To implement these things require addressing certain challenges (a somewhat different list than in the draft document):

  • Creating administrative record-based information systems that are inclusive of all types of providers of skills training and the different types of credentials they produce, and comprehensive records of employment and earnings;  
  • The use of consistent metrics, horizontally and vertically across programs;
  • Getting policy-makers to use the information to inform their investments in skills training and other decisions; and
  • Wide and effective dissemination of consumer information.

As OECD’s project continues, Bryan offered to connect OECD staff to examples of good practices from American states.

Posted In: Workforce Data Quality Campaign
Groundbreaking Project Releases Nationwide Earnings of UT System Graduates

The University of Texas (UT) System recently published aggregated data on the earnings of its graduates who move out of state. Enabled by a unique partnership with the U.S. Census Bureau’s Longitudinal Employer-Household Dynamics (LEHD) program, the project shows great promise for better information on the workforce outcomes of postsecondary programs and institutions nationwide. 

The UT System makes this information available to the public via its online tool, seekUT, which includes program level information by institutions within the UT System. The seekUT online tool now includes out-of-state as well as in-state data on graduates, showing their median earnings by program-level at one, five, and ten years after graduation, as well as their debt-to-income ratios. The tool also provides the percentage of students who pursue education beyond the baccalaureate level, and covers undergraduate, graduate, medical, and dental programs. Eventually, the project will release information disaggregated by U.S. region.

The addition of nationwide earnings data is important because graduates who move out of state for work tend to have higher earnings than those who remain in the same state where they earned their credentials. Moreover, graduate degree recipients tend to move out of state more than those who receive baccalaureate degrees. 

In order to produce the nationwide earnings information, researchers matched UT System student data with the LEHD's earnings data from states' unemployment insurance wage records and earnings data from the federal government’s Office of Personnel Management, with some exclusions. The project shows the ability of agencies to maintain stringent safeguards that protect privacy and maintain security around systems that match student data with information from other administrative records. This process could help to inform the creation of a national student-level data system.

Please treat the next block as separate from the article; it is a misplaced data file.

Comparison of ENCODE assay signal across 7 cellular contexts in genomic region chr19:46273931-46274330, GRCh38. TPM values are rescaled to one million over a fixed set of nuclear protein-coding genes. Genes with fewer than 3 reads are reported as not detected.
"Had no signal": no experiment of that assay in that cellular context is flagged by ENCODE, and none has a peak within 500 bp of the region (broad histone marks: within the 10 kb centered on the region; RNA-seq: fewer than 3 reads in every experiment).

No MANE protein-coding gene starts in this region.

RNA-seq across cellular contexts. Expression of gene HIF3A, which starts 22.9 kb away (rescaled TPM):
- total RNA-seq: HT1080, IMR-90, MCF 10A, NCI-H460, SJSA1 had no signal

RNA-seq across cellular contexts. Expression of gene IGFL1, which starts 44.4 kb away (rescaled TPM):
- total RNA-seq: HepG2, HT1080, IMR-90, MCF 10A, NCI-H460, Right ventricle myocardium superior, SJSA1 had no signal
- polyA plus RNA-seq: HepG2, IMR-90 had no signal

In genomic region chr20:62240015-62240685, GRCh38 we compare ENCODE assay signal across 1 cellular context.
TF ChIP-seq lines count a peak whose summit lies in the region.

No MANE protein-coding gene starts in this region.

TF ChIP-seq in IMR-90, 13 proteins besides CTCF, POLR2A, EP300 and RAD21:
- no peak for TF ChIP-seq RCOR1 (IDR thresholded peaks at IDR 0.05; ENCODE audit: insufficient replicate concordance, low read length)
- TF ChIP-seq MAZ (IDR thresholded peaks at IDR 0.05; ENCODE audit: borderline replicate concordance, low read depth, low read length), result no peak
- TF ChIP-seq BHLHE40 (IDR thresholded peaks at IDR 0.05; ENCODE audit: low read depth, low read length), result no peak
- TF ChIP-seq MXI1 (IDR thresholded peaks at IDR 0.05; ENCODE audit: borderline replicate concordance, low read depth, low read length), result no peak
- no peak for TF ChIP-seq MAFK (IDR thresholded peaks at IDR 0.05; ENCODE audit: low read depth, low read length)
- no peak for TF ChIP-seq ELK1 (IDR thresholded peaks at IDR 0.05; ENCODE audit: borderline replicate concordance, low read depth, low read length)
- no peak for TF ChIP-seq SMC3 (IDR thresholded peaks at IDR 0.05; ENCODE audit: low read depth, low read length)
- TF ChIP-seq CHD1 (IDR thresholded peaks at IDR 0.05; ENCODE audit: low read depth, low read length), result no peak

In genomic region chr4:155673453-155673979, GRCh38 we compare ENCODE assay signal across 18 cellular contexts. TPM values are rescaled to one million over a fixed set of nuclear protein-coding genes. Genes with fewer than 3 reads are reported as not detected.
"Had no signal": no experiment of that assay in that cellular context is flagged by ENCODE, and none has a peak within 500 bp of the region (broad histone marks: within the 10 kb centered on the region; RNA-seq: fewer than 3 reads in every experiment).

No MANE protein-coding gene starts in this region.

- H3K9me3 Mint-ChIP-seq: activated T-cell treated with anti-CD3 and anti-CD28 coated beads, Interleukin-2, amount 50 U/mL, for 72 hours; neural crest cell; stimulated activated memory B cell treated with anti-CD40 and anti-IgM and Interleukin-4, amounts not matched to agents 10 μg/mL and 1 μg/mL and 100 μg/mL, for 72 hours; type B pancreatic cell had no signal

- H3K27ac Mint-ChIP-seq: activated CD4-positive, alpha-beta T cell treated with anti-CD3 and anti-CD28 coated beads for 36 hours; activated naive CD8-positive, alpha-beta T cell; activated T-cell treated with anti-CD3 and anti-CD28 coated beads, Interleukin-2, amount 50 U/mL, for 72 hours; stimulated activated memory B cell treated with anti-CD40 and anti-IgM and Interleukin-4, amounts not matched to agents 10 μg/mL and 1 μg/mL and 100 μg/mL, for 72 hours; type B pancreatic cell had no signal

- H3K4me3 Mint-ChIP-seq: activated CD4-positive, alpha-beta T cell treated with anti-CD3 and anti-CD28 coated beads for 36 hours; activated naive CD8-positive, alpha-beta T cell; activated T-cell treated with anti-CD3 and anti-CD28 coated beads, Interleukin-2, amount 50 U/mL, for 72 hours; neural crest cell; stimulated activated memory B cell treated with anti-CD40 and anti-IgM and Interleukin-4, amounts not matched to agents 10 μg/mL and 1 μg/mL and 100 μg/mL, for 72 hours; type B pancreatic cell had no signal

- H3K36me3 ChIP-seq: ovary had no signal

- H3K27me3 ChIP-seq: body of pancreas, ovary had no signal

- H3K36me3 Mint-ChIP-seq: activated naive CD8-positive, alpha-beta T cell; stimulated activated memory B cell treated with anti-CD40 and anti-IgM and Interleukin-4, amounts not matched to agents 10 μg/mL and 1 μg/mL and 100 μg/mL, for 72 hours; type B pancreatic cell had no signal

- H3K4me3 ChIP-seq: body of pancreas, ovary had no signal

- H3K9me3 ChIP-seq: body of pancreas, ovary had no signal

Project leaders said this is the first time a postsecondary institution has collaborated with a federal agency to measure earnings outcomes that are more complete than what is currently available through the U.S. Department of Education’s College Scorecard. Unlike the Scorecard, UT System data includes non-federally aided students and shows the earnings of completers by program of study, rather than lumping together the earnings of completers and non-completers at the institutional level.

LEHD has been working with the Colorado Department of Higher Education and has been in discussion with other states to explore similar projects. The lessons learned from the UT System project will also inform the Census Bureau’s efforts to scale up other education research projects in the future.

LEHD is open to forming new partnerships with other institutions so they too can discover how their graduates fare in the workforce nationwide. LEHD provides more information about its methodology and data files, as well as contact information, on its Postsecondary Employment Outcomes project page.

Posted In: Texas, Workforce Data Quality Campaign

DC Council Unanimously Passes Workforce Data Bill

  ·   By Jenna Leventoff,
DC Council Unanimously Passes Workforce Data Bill